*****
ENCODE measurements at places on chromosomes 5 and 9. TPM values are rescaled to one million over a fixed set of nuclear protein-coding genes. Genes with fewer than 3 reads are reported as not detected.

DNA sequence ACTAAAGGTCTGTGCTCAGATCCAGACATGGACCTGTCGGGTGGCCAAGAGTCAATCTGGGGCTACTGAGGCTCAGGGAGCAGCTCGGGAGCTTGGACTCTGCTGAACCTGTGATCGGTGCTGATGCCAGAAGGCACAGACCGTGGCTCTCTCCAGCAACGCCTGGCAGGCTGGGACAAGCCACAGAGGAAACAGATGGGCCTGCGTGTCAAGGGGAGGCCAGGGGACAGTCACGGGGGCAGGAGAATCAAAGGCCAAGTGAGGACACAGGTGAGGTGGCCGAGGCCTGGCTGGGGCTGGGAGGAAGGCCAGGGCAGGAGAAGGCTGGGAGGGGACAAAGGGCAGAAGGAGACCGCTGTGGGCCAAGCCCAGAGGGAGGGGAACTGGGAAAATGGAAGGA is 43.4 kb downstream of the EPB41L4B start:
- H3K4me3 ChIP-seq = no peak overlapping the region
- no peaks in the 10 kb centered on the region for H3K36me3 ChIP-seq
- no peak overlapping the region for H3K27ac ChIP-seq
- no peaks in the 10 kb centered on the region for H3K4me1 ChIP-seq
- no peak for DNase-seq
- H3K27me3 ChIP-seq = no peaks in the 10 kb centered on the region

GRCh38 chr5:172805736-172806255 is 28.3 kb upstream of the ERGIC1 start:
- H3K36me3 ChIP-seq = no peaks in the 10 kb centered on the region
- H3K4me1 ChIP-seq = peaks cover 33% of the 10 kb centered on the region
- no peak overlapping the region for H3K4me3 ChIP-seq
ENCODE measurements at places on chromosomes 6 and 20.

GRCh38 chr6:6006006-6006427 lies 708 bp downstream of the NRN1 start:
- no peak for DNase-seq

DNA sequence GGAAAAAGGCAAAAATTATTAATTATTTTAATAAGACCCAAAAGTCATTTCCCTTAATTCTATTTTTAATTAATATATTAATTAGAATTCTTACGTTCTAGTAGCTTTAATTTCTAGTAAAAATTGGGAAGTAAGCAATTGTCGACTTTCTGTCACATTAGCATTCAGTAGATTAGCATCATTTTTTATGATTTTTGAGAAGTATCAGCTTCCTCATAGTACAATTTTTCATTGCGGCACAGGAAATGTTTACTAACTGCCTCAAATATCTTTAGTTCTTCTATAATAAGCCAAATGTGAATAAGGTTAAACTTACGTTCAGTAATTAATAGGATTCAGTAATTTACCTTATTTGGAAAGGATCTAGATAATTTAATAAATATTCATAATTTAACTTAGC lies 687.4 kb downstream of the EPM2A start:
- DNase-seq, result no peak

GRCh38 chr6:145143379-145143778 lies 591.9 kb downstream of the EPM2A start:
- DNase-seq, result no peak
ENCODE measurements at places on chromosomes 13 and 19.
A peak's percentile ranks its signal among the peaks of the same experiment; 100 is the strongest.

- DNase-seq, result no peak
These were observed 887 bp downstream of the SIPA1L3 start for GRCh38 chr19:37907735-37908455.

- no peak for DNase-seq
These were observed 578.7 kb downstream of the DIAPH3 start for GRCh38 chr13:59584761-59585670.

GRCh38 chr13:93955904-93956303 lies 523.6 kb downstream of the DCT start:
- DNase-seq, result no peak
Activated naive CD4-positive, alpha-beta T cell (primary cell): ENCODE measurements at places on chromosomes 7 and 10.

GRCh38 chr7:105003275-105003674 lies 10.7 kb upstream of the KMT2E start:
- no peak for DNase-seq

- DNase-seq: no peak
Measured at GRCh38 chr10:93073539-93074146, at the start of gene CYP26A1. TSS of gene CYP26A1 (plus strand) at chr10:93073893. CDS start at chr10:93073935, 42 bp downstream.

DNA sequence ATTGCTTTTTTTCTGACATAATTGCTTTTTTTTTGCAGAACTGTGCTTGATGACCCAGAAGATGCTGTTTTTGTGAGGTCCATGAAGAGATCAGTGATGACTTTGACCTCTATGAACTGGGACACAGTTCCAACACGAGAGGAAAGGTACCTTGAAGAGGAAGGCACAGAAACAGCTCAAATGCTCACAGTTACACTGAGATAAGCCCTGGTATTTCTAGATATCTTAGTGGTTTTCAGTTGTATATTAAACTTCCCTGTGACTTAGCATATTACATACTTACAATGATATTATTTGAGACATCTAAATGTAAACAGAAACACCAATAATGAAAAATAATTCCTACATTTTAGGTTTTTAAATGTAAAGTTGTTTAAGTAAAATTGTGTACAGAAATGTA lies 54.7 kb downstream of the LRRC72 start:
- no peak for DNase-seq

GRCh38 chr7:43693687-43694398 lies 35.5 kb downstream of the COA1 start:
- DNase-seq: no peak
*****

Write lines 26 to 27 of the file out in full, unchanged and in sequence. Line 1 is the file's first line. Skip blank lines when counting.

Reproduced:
GRCh38 chr13:93955904-93956303 lies 523.6 kb downstream of the DCT start:
- DNase-seq, result no peak